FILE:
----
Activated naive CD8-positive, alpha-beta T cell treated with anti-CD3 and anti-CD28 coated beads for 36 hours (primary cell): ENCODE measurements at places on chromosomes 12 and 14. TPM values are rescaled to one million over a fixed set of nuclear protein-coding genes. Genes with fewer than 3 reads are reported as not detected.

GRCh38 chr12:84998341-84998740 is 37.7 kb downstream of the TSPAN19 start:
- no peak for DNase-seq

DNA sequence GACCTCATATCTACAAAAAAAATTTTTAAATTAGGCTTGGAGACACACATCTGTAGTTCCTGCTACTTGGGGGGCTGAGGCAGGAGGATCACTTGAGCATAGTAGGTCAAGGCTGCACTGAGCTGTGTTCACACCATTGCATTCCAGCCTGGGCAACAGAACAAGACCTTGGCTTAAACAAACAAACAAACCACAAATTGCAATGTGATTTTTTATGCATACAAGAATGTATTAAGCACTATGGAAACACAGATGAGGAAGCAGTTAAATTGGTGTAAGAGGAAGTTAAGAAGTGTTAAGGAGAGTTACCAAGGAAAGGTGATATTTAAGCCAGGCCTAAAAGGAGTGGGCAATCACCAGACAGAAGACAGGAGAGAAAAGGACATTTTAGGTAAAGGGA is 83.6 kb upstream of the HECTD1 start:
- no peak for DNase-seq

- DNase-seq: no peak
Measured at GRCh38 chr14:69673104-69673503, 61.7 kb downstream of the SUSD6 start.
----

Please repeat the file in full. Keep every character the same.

Activated naive CD8-positive, alpha-beta T cell treated with anti-CD3 and anti-CD28 coated beads for 36 hours (primary cell): ENCODE measurements at places on chromosomes 12 and 14. TPM values are rescaled to one million over a fixed set of nuclear protein-coding genes. Genes with fewer than 3 reads are reported as not detected.

GRCh38 chr12:84998341-84998740 is 37.7 kb downstream of the TSPAN19 start:
- no peak for DNase-seq

DNA sequence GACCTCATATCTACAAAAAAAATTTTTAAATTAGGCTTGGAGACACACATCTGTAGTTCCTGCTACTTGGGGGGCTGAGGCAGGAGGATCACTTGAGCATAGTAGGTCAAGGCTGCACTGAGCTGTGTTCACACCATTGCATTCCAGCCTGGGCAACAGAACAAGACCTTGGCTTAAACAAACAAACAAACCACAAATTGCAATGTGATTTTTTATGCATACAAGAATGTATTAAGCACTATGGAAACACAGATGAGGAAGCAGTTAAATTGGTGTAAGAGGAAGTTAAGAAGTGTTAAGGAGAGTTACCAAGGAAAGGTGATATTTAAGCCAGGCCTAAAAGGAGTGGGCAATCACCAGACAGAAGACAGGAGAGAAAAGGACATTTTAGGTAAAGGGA is 83.6 kb upstream of the HECTD1 start:
- no peak for DNase-seq

- DNase-seq: no peak
Measured at GRCh38 chr14:69673104-69673503, 61.7 kb downstream of the SUSD6 start.